2033: Not a drop to drink

- June 21, 2018
| By : Sashikala VP |

This will be Delhi’s fate just 15 years from now. So says the NITI Aayog, and also cautions that ground water aquifers are drying up Delhi is looking into the face of disaster, where taps will run dry, and people will kill each other for a bucket of water. NITI Aayog’s most recent warning in […]

This will be Delhi’s fate just 15 years from now. So says the NITI Aayog, and also cautions that ground water aquifers are drying up

Delhi is looking into the face of disaster, where taps will run dry, and people will kill each other for a bucket of water. NITI Aayog’s most recent warning in Composite Water Resources Management report, says that 20 more cities, including New Delhi, will run out of groundwater by 2020.

If this doesn’t shock Delhi’s people, NITI Aayog vice chairman Rajiv Kumar’s warning in April must push us over the edge to take action and prevent the prediction — that the capital city will be bereft of water in 15 years — from taking place.

This summer has seen several areas reeling under severe water crisis for days, some even weeks. Lutyens’ Delhi and VIP areas, were affected, along with Moolchand, South Extension, Greater Kailash, Delhi Cantt, Janakpuri, Punjabi Bagh, Mukherjee Nagar, Model Town, GTB Nagar and Ashok Vihar amongst others.

What’s more revealing is that dearth of water, which many predict to be the premise of the next war, have led to killings. Earlier this year, a 60-year-old man was beaten to death over who was first in the queue to get water from a tanker, at Delhi’s Wazirpur industrial area — which has regular water woes.

The city’s continuous water crisis has also led to local mafias taking advantage of the situation. The latest victim of a fight over water was Krishan Bhadana — who was shot dead on June 14. A resident of the infamous Sangam Vihar, Krishan Bhadana, lived with 19 members of his family. His brother, Subhash Bhadana tells Patriot that the main accused, Babli, also his brother’s neighbour, is a local mafia kingpin.

Subhash, a BJP councillor from CR Park said that since 1993, when his brother moved to B Block, there has been no pipeline. “There’s only a tube well which ran from the killer’s home. He was the ring leader of the local mafia which sold water from the tube well”, he says.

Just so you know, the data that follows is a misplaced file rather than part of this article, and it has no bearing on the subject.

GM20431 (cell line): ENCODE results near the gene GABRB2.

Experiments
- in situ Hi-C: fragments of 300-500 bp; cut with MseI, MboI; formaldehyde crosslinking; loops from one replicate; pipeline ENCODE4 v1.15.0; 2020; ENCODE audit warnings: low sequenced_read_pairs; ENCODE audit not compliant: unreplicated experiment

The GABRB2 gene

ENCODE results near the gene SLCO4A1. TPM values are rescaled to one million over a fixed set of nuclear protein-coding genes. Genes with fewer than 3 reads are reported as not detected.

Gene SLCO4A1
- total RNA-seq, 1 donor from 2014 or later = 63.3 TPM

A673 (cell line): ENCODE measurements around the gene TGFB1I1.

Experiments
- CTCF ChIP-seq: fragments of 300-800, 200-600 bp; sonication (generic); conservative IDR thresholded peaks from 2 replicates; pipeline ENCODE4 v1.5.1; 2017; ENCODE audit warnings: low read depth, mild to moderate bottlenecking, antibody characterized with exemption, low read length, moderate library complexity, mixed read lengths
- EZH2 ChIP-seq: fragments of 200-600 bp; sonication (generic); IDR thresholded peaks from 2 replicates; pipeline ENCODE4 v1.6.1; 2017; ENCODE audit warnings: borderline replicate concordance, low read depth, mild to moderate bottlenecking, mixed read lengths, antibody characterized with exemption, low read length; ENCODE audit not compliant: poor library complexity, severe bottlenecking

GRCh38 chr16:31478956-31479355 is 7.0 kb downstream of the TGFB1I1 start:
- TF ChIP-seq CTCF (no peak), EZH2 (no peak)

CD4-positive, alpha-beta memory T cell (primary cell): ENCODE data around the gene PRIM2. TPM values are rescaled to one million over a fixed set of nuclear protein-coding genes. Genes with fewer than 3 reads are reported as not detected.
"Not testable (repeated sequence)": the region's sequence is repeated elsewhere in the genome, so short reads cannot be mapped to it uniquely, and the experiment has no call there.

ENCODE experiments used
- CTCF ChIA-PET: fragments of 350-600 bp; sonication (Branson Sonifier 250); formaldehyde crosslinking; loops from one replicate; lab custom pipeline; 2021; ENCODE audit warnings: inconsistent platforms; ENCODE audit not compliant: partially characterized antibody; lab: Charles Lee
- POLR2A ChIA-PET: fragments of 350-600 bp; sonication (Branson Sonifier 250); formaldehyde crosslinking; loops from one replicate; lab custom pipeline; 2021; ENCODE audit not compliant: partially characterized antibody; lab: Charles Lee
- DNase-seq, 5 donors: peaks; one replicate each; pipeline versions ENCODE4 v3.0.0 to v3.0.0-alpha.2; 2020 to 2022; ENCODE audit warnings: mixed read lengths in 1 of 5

The family had not received water in 15 days, having to buy from tankers. Krishan’s wife Suman and son Manish were allegedly trying to set up a connection to a Delhi Jal Board (DJB) pipeline running through the house of the accused, when things got heated. “They hit my brother’s son, then when his mother intervened they hit her too, by this time my brother had got a word about this and went to the spot,” says Subhash.

DCP (south) Romil Baaniya, said that then the accused, Babli, “allegedly opened fire”.

According to Subhash, even when someone in the area would want to install the government pipeline they would first have to pay off the mafia. “Everyone knows about the water mafia but no one cares. Even after murdering nothing has happened.”
Five people have been arrested in the case while five others are missing.

Some parts of Delhi still remain without pipelines, and those with, don’t get water every single day. DJB Vice chairman Dinesh Mohaniya admitted that the problem with water mafia had to do with the irregular supply of water. He told Patriot that if water came only on alternative days, the mafia will thrive, because there’s a need.

Currently 85% of Delhi is connected with water pipeline, according to Mohaniya. But there are homes which has a promise of a pipeline but no connection yet, like Lal Kuan’s residents in D-block which are also without water for the past 15 days. Less than 10 kms away from the notorious Sangam Vihar, one resident Ritu (name changed) tells Patriot that while pipeline has been laid down, the supply has not started and nor are they connected to their homes.